The VR Park occupies one floor of a well established game centre. Each floor is dedicated to different types of gaming content. The ground floor for example has mostly prize based games like the UFO catcher below:
I made notes about each of the experiences I tried in order to understand how they related to different modes of communication and materials to think about what each brought to the various overall experiences. Gunther Kress (2010) states that modal choices are brought together to produce one overall text with each mode playing a distinct role: ‘Each mode does a specific thing: image shows what takes too long to read, and writing names would be difficult to show’ (p. 1). Kress goes on to say that each mode lends itself to ‘doing different kinds of semiotic work; and each has distinct potential for meaning.’ (ibid). Given that the design and production of location-based VR experiences is so new an understanding is needed of how the ways in which modes and materials are used adds or distracts from the overall experience.
In my teaching on the MA in Information Experience Design at the Royal College of Art this is something I ask students to think about when designing their own work. The following is an example of how MA IED graduate Felix Scholder responded to this with his VR experience about Netsuke:
Several of the experiences also raised wider questions for the development of VR and these are outlined next too.
This experience consisted of a physical truck of a roller coaster combined with the VR experience of travelling through rail tracks in a jungle. The experience ended by crashing the audience into a pile of hidden gold treasure
Physical Materials: Roller coaster truck with metal hand rails. Large enough for four players to use the experience at the same time.
On-boarding: Seat belt on, staff state to hold the hand rails throughout the experience. They also helped each player put the headset on.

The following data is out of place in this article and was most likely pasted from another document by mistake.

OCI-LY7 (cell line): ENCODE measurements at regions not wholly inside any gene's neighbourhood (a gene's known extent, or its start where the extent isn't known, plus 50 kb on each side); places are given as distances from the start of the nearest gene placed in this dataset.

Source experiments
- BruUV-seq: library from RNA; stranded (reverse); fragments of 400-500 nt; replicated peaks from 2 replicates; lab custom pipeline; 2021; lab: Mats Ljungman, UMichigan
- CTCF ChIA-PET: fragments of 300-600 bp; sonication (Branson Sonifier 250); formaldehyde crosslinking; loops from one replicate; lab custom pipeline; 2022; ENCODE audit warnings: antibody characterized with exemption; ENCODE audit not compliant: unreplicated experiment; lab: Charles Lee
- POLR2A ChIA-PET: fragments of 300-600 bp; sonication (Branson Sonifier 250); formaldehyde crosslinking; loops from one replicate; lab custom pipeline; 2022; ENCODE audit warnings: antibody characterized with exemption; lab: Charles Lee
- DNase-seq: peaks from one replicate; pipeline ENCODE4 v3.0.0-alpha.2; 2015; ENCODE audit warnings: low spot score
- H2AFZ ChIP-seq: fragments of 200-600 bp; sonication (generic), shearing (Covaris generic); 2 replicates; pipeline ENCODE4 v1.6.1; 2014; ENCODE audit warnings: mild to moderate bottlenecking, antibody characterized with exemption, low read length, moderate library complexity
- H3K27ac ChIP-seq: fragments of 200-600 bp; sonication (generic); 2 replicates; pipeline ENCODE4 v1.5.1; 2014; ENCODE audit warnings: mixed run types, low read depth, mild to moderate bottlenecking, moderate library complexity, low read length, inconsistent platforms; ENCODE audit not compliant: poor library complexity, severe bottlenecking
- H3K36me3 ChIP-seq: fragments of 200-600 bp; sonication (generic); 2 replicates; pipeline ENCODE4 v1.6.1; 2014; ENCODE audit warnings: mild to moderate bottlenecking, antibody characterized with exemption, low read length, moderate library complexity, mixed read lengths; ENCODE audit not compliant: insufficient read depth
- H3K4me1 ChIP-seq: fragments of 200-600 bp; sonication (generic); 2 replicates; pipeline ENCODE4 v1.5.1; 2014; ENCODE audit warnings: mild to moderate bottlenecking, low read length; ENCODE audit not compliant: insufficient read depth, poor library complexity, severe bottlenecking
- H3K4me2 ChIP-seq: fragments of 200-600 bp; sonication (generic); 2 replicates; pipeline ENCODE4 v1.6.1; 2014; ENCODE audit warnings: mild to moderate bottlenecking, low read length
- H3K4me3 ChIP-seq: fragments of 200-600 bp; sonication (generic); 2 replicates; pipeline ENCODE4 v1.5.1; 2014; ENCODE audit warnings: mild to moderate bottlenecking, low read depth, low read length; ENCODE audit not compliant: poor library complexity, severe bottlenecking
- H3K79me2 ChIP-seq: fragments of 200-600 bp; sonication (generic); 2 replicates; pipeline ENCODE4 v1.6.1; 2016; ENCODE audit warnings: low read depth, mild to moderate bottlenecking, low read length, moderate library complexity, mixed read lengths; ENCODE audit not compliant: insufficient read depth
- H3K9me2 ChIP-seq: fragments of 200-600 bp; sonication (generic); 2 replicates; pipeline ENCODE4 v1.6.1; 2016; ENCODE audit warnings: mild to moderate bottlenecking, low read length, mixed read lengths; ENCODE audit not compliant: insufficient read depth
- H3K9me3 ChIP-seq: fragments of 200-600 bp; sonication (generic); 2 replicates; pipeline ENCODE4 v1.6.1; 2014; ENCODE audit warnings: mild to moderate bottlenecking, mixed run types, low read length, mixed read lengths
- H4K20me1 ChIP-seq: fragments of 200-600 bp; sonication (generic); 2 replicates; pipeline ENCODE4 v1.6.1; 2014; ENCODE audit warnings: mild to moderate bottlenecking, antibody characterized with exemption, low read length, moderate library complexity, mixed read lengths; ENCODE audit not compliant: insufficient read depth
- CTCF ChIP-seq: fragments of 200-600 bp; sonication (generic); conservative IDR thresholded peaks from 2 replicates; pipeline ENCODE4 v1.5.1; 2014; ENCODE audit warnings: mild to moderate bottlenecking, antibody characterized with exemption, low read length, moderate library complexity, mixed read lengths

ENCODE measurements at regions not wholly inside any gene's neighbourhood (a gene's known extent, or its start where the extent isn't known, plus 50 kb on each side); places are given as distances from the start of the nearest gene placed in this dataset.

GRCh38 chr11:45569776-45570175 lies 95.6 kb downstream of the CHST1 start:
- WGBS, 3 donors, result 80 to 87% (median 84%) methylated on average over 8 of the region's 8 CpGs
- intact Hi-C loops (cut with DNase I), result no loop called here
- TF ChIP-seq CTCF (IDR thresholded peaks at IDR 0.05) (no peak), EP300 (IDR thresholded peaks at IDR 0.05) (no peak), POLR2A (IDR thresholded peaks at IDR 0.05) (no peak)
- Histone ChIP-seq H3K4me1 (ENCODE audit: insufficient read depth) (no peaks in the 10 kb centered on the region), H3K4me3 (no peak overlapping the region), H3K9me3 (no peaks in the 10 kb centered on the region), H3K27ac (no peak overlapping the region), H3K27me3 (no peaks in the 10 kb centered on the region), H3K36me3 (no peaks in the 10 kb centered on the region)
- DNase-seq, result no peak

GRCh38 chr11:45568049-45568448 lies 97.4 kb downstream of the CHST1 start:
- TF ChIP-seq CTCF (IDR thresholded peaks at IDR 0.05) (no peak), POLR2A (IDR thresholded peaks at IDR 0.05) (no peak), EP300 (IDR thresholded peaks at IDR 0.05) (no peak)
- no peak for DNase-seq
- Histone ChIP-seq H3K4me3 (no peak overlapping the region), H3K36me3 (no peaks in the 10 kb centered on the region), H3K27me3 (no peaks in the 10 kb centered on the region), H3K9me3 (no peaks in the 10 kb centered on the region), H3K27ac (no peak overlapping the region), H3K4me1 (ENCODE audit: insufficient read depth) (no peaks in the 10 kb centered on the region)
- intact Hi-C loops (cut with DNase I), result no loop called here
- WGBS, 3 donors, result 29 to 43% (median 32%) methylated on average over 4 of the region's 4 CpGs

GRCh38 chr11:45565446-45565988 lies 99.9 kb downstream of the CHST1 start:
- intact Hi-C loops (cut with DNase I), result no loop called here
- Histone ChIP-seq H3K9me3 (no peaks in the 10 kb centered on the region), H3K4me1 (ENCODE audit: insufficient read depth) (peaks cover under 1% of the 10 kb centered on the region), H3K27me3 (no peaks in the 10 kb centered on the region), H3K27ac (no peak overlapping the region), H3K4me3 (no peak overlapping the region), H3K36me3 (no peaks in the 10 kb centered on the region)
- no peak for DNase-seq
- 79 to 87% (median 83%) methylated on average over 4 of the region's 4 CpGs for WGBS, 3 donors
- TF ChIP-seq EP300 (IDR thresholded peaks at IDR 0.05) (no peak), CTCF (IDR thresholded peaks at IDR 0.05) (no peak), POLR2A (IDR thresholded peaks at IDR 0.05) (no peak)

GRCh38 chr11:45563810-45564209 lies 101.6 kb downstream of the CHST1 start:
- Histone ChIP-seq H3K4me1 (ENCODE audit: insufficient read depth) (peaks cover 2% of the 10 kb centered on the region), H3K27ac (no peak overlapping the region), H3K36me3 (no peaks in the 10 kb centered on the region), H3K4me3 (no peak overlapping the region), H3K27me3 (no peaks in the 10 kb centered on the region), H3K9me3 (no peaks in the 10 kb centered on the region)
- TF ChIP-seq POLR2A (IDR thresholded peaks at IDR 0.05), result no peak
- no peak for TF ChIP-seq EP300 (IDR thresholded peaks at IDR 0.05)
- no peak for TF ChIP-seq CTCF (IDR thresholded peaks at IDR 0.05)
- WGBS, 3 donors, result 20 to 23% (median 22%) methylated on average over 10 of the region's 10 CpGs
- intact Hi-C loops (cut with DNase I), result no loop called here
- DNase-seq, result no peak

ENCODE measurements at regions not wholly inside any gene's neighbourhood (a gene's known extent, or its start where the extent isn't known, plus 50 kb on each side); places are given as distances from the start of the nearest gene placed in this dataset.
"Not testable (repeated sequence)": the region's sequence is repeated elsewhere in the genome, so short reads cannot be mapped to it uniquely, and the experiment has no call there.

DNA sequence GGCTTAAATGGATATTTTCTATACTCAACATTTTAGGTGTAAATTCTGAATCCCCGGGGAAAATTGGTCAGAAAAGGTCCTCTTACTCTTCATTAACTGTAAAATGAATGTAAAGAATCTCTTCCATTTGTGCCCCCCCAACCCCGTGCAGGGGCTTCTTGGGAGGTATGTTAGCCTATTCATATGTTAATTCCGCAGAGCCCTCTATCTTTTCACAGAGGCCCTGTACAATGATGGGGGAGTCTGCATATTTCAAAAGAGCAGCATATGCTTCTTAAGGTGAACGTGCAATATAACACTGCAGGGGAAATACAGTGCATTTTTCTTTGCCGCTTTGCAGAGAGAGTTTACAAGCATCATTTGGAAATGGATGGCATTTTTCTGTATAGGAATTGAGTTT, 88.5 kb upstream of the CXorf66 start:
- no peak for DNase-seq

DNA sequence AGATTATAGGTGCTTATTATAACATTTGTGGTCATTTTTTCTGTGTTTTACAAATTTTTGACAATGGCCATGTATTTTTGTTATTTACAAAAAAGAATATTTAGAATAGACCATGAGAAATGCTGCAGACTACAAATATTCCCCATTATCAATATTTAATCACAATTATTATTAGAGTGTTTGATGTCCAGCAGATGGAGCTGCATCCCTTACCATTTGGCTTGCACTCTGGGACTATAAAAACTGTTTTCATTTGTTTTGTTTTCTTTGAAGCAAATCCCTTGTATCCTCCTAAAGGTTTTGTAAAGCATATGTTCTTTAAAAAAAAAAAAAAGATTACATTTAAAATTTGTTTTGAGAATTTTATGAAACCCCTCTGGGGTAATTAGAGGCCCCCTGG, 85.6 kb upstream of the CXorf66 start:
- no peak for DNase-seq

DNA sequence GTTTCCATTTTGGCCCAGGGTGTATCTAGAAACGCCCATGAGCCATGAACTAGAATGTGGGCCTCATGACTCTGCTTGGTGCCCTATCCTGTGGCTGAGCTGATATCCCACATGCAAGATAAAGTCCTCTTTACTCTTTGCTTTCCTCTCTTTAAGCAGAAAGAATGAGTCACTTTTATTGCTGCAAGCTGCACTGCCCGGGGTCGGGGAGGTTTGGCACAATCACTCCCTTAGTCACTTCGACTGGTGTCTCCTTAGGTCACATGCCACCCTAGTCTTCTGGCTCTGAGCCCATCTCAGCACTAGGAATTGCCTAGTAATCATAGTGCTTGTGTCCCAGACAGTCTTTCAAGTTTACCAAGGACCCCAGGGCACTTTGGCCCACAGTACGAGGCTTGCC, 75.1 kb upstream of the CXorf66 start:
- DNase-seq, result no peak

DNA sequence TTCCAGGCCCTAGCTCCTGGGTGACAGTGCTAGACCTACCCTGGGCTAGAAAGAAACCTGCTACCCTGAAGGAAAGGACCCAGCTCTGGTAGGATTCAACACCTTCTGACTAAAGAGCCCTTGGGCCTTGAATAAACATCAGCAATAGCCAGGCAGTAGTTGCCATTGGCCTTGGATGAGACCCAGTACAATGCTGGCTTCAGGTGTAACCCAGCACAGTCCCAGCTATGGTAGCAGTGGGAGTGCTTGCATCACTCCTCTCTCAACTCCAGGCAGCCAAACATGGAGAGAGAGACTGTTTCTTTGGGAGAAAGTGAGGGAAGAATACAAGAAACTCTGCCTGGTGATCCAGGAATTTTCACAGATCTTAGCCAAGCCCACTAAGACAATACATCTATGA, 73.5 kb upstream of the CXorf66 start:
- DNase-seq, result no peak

Visual Aesthetic: Low modality
Sound: Narration of emotions
I ended up playing this game twice and this got me thinking about repeat play. The first time I felt the emotions that had been designed for me to experience but the second time around there were no surprises and as a result I felt less emotional heightened.
Across the course of the field trip, I began to think about how important or not it is for a game to offer a repeatable experience. Talking with our industry partners Hashilus and the Location-based VR Association about this, they mentioned that some games are designed so that the VR element can be updated without the need to engineer a new physical experience. If this is the case how far can a VR experience where the audience needs to sit in a roller coaster truck be pushed? Different types of setting for the rollercoaster? Would that be its limitation?
Angus and I talked about the emotional narration in this experience. A constant narrative about how the experience feels. Angus said he thought this was to compensate for the fact that although you are on the ride other people you cannot share the emotional experience with them as such, because you are largely separated by the HMD and the soundtrack for the experience. I noted that it also seems to follow a pattern of emotional narration that can be found in more wide spread examples of Japanese meaning making practices:
‘Often in Japanese rather than information-sharing, it is the subtextual emotion-sharing that forms the heart of communication’Soloman’s Carpet
(Maynard, 1993, p.4)
This is a two-player experience designed and made by Hashilus.